Thursday, November 27, 2008

Failure by delivering more than was specified?

I stumbled upon a puzzle. Please help me solve it.

It strikes me as odd, but there might be situations where a provider fails (i.e. the system will not be accepted by the customer), because he delivered MORE than was specified. I'm not talking about the bells and whistles here, that (only) wasted resources.

Imagine a hard- or software product that is designed to serve more purposes than required by the single customer. Any COTS product and any product line component should fit this definition.

Which kind of requirements could be exceeded, scalar and/or binary requirements? I think scalar requirements (anything you can measure on some scale) cannot be exceeded, if they do not constrain the required target on the scale on two sides. Haven't seen that (It's always "X or better", e.g. 10.000 transactions per second or more.
Even if it was constraint on two sides, this simply would mean a defect.

But there can be a surplus of binary qualities, i.e. functions. A surplus function can affect other functions and/or scalar qualities, I think.
Say, as a quite obvious example, the system sports a sorting function which was not required. A complex set of data can be sorted, and sorting may take some time. A user can trigger the function that was not required.
- This might derail overall system availablity (resonse time), a user required quality.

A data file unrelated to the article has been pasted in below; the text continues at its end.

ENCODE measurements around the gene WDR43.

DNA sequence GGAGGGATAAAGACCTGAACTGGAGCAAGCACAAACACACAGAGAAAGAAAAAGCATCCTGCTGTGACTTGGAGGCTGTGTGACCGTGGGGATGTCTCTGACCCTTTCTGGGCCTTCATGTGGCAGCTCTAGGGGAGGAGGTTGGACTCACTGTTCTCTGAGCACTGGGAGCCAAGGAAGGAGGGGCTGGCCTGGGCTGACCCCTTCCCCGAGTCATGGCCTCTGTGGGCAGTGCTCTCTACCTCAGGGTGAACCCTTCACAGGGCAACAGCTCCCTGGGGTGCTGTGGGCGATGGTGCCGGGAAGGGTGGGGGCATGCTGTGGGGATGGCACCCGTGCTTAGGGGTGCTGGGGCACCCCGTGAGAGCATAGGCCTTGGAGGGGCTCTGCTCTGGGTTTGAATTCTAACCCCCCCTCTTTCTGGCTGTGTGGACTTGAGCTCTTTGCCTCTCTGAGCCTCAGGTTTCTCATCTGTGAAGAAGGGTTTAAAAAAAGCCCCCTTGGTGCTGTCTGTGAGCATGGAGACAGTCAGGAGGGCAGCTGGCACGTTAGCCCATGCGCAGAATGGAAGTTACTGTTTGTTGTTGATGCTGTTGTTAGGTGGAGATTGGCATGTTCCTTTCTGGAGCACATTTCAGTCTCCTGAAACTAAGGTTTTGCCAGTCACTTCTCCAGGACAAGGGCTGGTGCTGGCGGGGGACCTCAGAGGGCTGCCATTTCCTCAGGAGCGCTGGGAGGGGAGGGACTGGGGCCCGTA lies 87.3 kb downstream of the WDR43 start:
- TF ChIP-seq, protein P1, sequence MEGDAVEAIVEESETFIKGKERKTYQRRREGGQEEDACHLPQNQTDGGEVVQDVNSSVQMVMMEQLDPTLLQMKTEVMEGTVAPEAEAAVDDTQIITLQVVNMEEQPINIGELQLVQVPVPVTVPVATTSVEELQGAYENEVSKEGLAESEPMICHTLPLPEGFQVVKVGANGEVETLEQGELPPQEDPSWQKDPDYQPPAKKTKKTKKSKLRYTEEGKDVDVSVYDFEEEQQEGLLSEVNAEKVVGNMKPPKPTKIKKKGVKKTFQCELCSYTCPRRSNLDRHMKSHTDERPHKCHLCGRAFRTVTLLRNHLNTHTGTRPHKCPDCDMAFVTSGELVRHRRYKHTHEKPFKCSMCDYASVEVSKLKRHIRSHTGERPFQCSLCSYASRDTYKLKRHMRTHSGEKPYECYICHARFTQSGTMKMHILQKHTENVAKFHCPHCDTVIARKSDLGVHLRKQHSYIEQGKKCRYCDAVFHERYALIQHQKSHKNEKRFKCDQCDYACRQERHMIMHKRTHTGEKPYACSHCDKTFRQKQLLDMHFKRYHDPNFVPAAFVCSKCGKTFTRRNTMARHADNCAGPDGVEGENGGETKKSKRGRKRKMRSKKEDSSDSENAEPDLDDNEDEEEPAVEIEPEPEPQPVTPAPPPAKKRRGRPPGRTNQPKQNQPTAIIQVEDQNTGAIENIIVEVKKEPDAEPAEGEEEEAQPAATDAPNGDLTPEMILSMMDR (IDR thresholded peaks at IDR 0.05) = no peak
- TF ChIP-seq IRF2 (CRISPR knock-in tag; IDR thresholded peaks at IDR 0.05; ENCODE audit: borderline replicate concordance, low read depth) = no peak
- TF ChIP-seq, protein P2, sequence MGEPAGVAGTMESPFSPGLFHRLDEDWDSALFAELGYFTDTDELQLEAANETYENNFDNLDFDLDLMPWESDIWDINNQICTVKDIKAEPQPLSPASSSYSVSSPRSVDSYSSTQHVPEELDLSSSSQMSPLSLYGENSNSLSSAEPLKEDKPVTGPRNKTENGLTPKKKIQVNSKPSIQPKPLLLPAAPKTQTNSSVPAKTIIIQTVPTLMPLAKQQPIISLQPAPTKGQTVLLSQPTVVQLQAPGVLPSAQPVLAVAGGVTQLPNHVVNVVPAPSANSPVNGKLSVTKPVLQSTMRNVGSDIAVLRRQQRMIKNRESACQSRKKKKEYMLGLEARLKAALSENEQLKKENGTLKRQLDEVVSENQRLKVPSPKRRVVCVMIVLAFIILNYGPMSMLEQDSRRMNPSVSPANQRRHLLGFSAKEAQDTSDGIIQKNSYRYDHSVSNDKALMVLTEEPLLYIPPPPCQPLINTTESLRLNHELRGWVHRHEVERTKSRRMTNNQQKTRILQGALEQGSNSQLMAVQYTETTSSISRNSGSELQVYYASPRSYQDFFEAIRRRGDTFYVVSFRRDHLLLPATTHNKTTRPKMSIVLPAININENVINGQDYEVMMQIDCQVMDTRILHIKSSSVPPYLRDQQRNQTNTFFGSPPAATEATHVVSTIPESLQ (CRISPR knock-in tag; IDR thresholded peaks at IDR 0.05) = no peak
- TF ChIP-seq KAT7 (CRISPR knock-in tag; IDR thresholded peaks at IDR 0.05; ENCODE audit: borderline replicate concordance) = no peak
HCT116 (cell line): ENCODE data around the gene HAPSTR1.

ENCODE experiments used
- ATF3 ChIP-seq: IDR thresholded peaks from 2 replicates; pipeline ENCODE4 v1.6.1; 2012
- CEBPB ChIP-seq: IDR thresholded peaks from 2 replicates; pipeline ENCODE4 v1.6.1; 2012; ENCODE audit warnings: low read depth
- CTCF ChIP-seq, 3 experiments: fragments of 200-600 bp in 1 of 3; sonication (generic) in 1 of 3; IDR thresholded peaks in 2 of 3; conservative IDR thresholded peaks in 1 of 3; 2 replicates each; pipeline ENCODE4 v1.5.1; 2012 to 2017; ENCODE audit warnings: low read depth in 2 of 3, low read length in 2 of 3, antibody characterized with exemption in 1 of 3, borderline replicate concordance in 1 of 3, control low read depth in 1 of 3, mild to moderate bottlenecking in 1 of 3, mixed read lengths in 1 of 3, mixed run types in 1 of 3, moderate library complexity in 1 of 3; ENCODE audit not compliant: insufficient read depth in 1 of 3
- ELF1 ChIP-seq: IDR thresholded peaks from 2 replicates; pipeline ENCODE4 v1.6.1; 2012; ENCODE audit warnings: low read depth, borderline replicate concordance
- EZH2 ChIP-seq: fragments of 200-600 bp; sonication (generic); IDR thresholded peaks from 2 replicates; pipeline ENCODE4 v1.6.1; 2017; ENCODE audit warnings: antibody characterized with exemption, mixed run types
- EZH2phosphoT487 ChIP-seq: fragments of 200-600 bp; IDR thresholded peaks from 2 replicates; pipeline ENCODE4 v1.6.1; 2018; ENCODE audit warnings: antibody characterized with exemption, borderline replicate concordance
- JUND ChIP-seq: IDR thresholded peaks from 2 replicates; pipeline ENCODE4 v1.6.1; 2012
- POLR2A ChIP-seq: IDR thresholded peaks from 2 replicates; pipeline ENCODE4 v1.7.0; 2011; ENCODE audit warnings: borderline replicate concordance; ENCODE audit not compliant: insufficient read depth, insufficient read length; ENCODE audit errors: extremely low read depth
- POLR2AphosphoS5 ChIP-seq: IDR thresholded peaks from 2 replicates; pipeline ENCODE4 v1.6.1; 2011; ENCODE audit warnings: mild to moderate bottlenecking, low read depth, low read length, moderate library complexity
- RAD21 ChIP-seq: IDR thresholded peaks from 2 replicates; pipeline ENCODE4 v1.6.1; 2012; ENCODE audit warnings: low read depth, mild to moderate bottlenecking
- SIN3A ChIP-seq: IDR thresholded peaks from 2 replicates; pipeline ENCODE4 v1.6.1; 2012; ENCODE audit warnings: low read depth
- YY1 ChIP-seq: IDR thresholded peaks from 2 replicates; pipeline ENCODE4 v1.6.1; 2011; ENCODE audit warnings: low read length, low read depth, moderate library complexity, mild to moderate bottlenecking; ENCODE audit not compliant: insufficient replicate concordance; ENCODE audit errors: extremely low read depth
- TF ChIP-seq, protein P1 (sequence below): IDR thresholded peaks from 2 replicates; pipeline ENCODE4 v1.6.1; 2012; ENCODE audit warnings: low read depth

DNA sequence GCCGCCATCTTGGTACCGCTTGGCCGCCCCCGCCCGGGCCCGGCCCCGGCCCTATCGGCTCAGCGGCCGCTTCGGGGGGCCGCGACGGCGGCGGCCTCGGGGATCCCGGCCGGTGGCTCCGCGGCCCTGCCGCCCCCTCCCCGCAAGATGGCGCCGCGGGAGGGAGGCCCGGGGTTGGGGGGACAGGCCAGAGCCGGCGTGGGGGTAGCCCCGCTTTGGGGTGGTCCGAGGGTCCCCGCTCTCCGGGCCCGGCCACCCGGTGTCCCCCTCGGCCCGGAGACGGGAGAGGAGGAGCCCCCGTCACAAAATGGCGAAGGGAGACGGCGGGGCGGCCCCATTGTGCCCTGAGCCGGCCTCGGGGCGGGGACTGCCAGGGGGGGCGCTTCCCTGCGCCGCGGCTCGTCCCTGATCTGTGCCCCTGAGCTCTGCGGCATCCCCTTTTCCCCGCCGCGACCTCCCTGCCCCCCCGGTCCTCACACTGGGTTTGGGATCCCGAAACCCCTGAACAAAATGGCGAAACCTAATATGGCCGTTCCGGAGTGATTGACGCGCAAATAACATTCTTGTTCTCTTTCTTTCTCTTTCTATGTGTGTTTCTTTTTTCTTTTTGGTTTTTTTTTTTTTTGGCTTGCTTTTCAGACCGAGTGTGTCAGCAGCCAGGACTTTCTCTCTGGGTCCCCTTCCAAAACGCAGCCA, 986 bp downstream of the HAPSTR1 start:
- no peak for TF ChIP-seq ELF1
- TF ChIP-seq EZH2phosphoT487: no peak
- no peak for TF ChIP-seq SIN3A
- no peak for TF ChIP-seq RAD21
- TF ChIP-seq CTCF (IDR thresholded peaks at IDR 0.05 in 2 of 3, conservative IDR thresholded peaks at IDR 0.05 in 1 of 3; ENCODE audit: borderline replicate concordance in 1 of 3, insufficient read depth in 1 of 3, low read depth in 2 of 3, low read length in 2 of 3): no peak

- It might open a security hole.
- It might affect data integrity, if some neighboring system does not expect the data to be sorted THAT way.
- It might change the output of another function, that was required, and that does not expect the data to be sorted THAT way.
(First fantasy flush ends here.)

So, if you find a surplus function in a system, what do you do? Call it a defect and refuse to accept the system?

Eager for your comments!

Monday, November 24, 2008

All you want to know about Stakeholder Management

Alec Satin of the "Making Project Management Better" weblog has a brilliant list of links to Stakeholder management resources.

From his explainatory text:

In this list are articles to get you thinking about some of the less obvious issues in pleasing stakeholders. Primary selection criteria: (a) quick to read, (b) good value for your time, and (c) of interest whatever your level of experience." Markup is mine.


Saturday, November 22, 2008

Engineers discover Planet Project!

I'm proud to provide you with nearly all the content of this blog in a wiki form. Please check out this blog's sister website Planet Project.
A couple of people asked me to choose a wiki, so people can contribute. Of course! You are very welcome, please populate the Planet Project!
A couple of helpful links to the Planet:

While I will still write this blog regularily, all new processes, principles and rules will be published on the Planet only.